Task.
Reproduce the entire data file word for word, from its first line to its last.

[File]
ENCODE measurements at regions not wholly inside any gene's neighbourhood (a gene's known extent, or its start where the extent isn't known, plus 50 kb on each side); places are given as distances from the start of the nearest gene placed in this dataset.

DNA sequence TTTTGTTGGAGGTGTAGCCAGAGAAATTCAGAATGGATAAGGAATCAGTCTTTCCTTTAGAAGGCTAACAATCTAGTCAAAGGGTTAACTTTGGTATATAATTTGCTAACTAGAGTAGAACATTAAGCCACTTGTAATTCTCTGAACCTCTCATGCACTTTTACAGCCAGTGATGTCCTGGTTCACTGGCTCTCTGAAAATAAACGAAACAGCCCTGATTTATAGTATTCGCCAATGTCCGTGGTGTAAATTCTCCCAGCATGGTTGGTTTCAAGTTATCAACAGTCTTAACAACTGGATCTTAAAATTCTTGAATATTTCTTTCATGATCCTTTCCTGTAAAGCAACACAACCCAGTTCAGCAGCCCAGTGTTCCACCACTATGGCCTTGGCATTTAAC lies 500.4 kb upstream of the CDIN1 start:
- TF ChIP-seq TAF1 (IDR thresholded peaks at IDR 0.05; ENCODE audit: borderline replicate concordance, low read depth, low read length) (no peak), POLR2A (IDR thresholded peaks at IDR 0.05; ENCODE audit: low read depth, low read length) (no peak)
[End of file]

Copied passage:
ENCODE measurements at regions not wholly inside any gene's neighbourhood (a gene's known extent, or its start where the extent isn't known, plus 50 kb on each side); places are given as distances from the start of the nearest gene placed in this dataset.

DNA sequence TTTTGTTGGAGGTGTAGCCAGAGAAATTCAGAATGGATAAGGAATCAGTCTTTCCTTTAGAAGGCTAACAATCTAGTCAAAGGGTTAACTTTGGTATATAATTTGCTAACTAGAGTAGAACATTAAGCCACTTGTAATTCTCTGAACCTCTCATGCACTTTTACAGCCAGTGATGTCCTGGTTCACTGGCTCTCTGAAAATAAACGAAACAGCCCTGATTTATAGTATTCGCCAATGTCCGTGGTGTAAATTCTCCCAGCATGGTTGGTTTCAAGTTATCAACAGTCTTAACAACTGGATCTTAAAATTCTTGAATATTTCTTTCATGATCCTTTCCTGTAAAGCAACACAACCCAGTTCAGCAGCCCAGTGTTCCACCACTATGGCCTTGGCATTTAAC lies 500.4 kb upstream of the CDIN1 start:
- TF ChIP-seq TAF1 (IDR thresholded peaks at IDR 0.05; ENCODE audit: borderline replicate concordance, low read depth, low read length) (no peak), POLR2A (IDR thresholded peaks at IDR 0.05; ENCODE audit: low read depth, low read length) (no peak)